Bloomberg — Brazil’s inflation shot past expectations last month just as Russia’s invasion of Ukraine sends global commodity prices soaring and prompts speculation the central bank will raise its interest rate more than expected.
Prices increased 10.54% in February from a year ago, above the 10.47% median forecast in a Bloomberg survey. Monthly inflation stood at 1.01%, the national statistics agency reported on Friday, above the 0.95% analyst estimate.
Policy makers are extending one of the world’s most aggressive tightening cycles in the wake of the pandemic, which has already added 8.75 percentage points to borrowing costs in a year. Inflation sped above the 2022 target of 3.5% despite sluggish demand. Now, the war in Ukraine is fueling a rally in raw material costs -- and lifting consumer price pressures along with them.
What Bloomberg Economics Says: The February “print showed that, despite massive rate hikes over the last 12 months, Brazilian inflation remains high, rising, and resilient. It was already a tall order for the central bank to bring inflation within the targeted band this year, but the war in Ukraine has compounded that challenge, adding significant upside risks to price gains.” --Adriana Dupita, Latin America economist
All nine groups of goods and services monitored by the statistics agency became more expensive last month. As the Brazilian school year kicked off, educational goods jumped 5.61% while food and beverages rose 1.28%, representing the biggest monthly drivers.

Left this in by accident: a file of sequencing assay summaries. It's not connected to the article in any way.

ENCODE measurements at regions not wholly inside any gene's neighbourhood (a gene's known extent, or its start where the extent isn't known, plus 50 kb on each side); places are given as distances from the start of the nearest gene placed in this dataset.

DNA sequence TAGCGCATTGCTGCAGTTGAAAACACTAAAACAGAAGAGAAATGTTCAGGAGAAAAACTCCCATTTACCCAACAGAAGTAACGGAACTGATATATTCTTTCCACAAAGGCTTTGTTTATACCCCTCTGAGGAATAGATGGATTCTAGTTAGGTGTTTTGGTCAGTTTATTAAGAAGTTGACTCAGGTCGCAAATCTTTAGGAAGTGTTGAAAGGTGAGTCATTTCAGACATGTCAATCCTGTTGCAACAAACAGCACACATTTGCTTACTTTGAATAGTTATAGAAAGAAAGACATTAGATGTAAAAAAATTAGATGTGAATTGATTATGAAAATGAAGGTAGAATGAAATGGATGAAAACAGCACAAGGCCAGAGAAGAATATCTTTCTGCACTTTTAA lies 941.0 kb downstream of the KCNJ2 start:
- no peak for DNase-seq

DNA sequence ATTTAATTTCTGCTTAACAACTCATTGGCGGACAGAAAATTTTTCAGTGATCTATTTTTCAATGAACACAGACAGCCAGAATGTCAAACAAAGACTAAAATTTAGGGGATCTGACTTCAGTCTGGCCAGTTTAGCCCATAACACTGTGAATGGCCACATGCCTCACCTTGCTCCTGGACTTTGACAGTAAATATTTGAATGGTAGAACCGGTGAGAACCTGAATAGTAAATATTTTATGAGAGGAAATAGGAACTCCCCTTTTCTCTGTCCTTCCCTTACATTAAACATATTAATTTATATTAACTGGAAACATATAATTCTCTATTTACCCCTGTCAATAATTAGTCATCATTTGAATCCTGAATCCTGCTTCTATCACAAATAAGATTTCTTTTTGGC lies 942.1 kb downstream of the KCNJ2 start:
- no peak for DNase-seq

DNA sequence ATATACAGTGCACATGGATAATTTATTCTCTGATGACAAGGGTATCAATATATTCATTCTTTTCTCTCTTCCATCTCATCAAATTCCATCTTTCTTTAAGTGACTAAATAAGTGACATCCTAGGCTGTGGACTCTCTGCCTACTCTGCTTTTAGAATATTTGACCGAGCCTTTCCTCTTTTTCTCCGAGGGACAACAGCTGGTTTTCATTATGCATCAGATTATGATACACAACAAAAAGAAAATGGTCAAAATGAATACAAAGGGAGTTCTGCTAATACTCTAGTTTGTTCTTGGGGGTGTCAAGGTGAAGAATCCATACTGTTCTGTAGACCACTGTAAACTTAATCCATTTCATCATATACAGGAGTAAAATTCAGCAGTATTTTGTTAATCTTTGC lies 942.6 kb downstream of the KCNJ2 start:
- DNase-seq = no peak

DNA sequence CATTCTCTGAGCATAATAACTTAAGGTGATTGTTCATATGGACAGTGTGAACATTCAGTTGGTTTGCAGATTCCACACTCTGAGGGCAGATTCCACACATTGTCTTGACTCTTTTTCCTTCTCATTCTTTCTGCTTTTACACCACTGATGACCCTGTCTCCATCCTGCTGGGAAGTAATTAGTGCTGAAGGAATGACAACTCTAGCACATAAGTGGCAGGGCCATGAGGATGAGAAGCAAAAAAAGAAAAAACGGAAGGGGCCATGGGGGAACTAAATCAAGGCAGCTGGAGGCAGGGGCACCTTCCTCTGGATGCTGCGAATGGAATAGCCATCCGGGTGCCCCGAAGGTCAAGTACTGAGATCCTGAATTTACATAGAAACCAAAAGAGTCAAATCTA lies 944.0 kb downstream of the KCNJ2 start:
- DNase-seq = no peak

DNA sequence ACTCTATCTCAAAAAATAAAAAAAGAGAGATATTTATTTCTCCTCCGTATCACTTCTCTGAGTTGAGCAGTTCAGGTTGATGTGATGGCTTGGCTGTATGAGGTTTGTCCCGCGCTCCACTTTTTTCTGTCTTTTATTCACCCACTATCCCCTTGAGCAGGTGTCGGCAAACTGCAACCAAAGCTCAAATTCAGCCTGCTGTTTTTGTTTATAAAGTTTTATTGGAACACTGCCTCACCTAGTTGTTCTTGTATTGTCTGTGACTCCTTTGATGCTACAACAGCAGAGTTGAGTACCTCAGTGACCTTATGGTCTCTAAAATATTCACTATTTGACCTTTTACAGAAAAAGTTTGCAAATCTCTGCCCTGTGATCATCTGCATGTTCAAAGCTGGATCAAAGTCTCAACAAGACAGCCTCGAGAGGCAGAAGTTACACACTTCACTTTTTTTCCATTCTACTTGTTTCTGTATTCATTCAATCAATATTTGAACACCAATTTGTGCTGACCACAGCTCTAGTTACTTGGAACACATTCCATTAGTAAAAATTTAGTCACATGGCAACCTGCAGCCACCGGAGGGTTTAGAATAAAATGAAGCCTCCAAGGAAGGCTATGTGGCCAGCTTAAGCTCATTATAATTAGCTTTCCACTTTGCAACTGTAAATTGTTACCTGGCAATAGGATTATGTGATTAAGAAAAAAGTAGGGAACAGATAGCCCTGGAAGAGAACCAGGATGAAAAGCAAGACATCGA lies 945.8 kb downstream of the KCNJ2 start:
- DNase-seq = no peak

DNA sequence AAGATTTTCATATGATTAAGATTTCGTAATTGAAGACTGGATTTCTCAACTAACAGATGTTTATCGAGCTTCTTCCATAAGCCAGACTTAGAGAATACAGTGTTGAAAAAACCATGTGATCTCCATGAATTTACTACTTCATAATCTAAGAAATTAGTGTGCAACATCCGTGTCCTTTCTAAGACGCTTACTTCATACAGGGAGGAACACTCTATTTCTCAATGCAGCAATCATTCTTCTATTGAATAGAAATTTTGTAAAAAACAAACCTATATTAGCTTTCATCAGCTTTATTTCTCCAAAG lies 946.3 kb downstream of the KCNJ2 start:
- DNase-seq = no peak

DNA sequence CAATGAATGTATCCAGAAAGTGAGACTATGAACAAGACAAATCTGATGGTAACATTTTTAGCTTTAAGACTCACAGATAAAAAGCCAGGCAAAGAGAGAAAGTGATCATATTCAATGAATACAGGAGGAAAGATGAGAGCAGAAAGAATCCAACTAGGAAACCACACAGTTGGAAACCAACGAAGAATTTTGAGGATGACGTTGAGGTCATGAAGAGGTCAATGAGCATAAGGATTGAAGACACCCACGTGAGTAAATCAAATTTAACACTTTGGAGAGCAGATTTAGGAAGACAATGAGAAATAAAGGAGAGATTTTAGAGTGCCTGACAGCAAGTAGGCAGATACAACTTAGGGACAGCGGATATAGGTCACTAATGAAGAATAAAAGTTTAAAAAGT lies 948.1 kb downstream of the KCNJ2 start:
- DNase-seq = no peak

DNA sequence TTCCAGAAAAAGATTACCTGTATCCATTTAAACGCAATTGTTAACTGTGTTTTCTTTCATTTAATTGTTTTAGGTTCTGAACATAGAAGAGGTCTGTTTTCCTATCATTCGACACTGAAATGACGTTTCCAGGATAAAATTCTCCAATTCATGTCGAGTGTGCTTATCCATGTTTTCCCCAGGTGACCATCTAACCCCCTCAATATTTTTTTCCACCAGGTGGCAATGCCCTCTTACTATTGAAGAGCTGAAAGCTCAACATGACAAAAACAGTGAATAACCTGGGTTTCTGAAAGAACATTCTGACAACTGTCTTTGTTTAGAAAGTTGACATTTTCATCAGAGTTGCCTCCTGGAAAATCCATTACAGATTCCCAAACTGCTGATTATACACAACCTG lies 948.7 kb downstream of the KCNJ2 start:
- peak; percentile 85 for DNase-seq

Interest-rate swaps due in January 2023, which serve as an indicator of investor sentiment about monetary policy, rose 6.5 basis points in Friday morning trading, as traders weighed chances of even higher rates at the end of the tightening cycle. The real strengthened 0.5% to 4.9956 per dollar.
Already the central bank’s efforts had been complicated by global supply chain bottlenecks, as well as extreme weather conditions that have hurt farmers. In a sign of new inflation drivers, state-oil giant Petrobras said on Thursday it will increase the cost of fuels from diesel to gas.
While analysts eventually see consumer prices easing as the economy cools down and monetary conditions become tighter, they warn inflation is likely to stay stubbornly high for the foreseeable future.
“We do not yet see global food and energy inflation easing anytime soon, which means further cost pressures are in the pipeline for Brazil’s inflation,” Andres Abadia, chief Latin America economist at Pantheon Macroeconomics, wrote in a note.
The central bank signaled it will deliver a smaller hike to the Selic, now at 10.75%, during its next decision March 16. Still, traders are betting borrowing costs will eventually have to rise above 13% to tame cost-of-living increases.
Economists see the combination of high rates and inflation dragging significantly on growth this year. Analysts surveyed by the central bank expect gross domestic product to expand just 0.4% in 2022.